HOOKING UP: a how to guide for people with trailers

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Information about HOOKING UP: a how to guide for people with trailers
How-to & DIY

Published on February 26, 2014

Author: hitchanything

Source: slideshare.net

Description

Color coded diagrams and step-by-step instructions for connecting the wiring on your trailer.

Trailer Wiring Ultimate trailer wiring diagram and electrical trouble shooting information for your trailer. Complete wiring diagrams for 4 way, 5 way, 6 way & 7 way flat connectors. Before you are able to legally tow your trailer on the road, you’ll need to make sure your trailer lights are installed and working properly. This step not only ensures that you will not get pulled over and ticketed, but also significantly reduces your chances of getting into an accident. While most trailers come with the lighting and wiring already installed, we’ll cover some of the basics about the wiring/electrical systems on your trailer in the event you ever need to troubleshoot issues, or purchase a replacement. In the event your vehicle was not designed for easy towing, we’ll also cover your options for tapping into your existing vehicle wiring harness to install a towing connector Trailer Wiring Connectors: The Basics Trailer wiring connectors are available in systems ranging from four to seven wires/pins that transfer power to the basic lighting and brake functions, as well as additional functions such as backup lights, interior trailer lights, or auxiliary sources requiring power such as a winch. As such, you need to choose your wiring connector based on the number of functions of your trailer. As is often the case, the connecter sits under your vehicle – if this is the case, you need to use a mounting brackets to properly attach it. Each wire/pin is color coded based on what function it is typically designed to accommodate:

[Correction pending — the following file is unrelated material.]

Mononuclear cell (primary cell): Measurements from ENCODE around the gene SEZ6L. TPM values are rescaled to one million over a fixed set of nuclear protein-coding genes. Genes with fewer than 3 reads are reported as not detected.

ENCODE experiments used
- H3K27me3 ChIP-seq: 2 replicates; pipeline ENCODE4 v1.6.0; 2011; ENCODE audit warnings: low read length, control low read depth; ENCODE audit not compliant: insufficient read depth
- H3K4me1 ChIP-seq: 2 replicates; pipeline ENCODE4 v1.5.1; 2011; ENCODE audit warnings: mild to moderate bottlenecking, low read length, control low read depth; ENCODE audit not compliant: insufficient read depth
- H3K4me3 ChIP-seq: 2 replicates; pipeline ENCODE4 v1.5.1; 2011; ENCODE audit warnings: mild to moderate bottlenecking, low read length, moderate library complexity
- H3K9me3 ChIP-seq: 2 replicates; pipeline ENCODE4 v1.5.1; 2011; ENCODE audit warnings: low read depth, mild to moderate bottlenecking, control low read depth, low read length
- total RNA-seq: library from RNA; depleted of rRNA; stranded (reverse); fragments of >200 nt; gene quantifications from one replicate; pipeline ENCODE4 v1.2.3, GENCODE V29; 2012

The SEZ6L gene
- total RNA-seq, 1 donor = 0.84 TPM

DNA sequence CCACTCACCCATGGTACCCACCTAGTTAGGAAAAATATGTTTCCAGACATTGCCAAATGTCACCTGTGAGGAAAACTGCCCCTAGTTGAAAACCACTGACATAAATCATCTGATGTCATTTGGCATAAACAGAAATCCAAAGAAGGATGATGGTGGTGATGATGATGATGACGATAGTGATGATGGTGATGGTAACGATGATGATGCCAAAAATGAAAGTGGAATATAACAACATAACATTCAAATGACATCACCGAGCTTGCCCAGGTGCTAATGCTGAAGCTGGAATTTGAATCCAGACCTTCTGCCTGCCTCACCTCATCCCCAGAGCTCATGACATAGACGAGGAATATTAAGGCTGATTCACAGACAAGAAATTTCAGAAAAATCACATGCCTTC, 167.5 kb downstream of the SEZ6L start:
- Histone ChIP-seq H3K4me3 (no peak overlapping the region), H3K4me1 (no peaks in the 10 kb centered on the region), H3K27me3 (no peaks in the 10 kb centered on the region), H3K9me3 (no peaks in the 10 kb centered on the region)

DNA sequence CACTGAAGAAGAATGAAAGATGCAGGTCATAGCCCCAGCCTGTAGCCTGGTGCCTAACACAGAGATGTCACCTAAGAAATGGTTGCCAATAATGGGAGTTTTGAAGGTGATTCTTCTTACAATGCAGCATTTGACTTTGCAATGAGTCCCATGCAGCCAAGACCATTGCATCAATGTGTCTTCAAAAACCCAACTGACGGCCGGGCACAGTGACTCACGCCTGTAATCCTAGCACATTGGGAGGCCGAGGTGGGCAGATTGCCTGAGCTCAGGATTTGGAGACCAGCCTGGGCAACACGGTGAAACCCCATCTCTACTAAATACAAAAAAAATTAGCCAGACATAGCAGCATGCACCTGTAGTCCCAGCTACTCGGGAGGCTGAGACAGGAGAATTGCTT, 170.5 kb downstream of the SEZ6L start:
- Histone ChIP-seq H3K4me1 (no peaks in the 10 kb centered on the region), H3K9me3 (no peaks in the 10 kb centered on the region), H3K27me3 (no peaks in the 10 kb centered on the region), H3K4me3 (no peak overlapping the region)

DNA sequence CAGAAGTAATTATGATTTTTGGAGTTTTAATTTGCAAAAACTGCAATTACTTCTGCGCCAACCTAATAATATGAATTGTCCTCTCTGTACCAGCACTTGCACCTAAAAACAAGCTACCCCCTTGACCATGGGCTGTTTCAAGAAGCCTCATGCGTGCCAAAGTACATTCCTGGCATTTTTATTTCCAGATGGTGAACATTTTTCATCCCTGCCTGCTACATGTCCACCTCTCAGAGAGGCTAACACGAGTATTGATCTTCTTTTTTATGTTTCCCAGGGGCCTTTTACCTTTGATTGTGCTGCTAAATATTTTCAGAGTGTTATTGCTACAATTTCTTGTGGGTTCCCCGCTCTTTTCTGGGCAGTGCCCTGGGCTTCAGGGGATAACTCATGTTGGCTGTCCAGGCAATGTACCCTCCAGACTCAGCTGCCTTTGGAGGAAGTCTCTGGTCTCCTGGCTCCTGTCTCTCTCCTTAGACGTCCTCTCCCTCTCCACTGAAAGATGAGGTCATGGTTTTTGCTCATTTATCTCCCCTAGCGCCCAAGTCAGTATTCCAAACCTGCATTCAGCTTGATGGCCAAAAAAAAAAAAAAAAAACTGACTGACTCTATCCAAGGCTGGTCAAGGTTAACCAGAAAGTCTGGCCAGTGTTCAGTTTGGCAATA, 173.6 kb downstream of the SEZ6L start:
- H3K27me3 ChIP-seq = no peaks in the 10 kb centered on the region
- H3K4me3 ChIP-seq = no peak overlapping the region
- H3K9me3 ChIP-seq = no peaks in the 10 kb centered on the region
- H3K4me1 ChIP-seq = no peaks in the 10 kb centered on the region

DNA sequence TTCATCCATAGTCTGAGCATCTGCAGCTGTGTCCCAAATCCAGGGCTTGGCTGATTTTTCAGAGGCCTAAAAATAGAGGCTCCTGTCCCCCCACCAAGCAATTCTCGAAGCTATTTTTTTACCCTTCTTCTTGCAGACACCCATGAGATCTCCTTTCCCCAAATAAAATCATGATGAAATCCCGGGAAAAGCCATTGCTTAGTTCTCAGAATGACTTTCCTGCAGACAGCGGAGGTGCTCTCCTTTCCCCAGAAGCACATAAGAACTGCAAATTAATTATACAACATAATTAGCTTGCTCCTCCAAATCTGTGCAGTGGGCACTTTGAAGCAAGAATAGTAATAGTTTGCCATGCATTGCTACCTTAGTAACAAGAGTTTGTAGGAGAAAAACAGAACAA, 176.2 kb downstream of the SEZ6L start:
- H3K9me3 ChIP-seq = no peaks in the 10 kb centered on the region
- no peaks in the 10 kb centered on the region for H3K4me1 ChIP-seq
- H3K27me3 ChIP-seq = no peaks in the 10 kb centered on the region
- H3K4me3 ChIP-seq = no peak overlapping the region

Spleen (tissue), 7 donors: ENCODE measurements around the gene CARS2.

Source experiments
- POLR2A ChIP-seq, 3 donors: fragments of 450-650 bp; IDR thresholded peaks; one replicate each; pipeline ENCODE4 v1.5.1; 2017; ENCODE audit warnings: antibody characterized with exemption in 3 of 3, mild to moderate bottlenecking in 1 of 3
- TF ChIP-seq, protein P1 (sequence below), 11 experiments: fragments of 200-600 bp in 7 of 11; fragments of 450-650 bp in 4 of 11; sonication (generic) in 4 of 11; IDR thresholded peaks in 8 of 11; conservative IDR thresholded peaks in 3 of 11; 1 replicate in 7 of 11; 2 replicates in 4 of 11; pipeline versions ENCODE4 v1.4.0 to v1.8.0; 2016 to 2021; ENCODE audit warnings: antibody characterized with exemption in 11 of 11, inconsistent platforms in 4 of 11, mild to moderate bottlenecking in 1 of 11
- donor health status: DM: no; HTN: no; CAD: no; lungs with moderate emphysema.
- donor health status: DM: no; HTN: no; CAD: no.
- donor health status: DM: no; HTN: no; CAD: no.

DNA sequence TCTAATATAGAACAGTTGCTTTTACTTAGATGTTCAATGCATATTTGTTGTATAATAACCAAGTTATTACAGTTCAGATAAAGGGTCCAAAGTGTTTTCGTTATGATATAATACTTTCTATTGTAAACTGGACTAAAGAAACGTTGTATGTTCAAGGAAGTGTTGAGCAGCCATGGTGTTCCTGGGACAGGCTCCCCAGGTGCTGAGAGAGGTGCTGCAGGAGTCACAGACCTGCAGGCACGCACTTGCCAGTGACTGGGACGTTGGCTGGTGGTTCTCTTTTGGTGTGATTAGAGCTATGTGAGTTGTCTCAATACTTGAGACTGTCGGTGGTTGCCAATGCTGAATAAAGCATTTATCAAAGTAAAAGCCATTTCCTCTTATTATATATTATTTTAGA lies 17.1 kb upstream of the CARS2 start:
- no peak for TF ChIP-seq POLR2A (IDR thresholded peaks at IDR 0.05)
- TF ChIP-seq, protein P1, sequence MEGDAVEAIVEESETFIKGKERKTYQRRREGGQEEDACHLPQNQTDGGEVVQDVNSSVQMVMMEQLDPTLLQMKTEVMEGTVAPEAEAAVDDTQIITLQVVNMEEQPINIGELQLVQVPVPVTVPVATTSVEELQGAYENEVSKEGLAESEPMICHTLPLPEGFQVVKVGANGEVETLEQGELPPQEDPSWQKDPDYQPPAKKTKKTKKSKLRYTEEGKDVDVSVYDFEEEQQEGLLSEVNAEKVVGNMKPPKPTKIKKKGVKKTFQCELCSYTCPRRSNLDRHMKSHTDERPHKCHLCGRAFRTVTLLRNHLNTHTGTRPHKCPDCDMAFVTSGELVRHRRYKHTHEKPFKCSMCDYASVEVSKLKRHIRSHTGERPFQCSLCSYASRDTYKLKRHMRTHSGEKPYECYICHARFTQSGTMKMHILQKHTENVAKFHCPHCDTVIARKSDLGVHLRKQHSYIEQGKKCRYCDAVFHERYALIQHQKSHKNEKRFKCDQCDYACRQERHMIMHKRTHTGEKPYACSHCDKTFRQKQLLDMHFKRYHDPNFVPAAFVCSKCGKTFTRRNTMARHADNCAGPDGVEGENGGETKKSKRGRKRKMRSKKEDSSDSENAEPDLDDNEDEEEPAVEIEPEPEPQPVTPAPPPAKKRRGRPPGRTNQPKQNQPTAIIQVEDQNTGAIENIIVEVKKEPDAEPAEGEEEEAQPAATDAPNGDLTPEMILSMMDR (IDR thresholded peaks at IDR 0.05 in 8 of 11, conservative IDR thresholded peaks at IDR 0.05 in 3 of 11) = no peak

Four-Way Connectors Four-Way connectors typically allow for the three basic functions: running lights, braking lights, and turn signals – the fourth wire is used as the ground wire. The four-way connector is often used in standard light duty trailers. The Four-Way connectors in most lighting kits are known as a flat connector – with three male ends and one female end. The connector is designed this way to eliminate the possibility of the user plugging it is backwards. 4 Way Flat Tow Vehicle End 4 Way Flat Tow Vehicle End

Five-Way Connectors Five-Way connectors allow for the same three functions as the four-way connector (i.e. running lights, braking lights, and turn signals) but also add one more wire to support an additional function in addition to the grounding wire. The five-way connector is most commonly used in trailers that utilize either surge or hydraulic brakes – as the additional wire is connected to the reverse lights to disengage the actuator – thus disengaging the brakes – when the vehicle is backing up. 5 Way Flat Tow Vehicle End 5 Way Flat Tow Vehicle End

Six-Way Connectors Six-Way connectors allow for the same three functions as the four-way connector (i.e. running lights, braking lights, and turn signals) but also add two extra wires for additional functions – typically for both an electric braking system and a 12 volt lead for running an additional feature such as a winch or interior lighting system. The six-way connector is commonly seen in a vehicle such as a camper, where more accessories needing electricity are present. 6 Way Flat Tow Vehicle End

6 Way Flat Tow Vehicle End Seven-Way Connectors Seven-Way connectors allow for the same three functions as the four-way connector (i.e. running lights, braking lights, and turn signals) but also add three additional wires for electric braking systems, a 12 volt lead, and an additional feature such as backup lights. There are two primary styles of seven-way connectors – one utilizing flat pins and the other utilizing round pins. The vast majority of seven-way connectors utilize the flat pin model.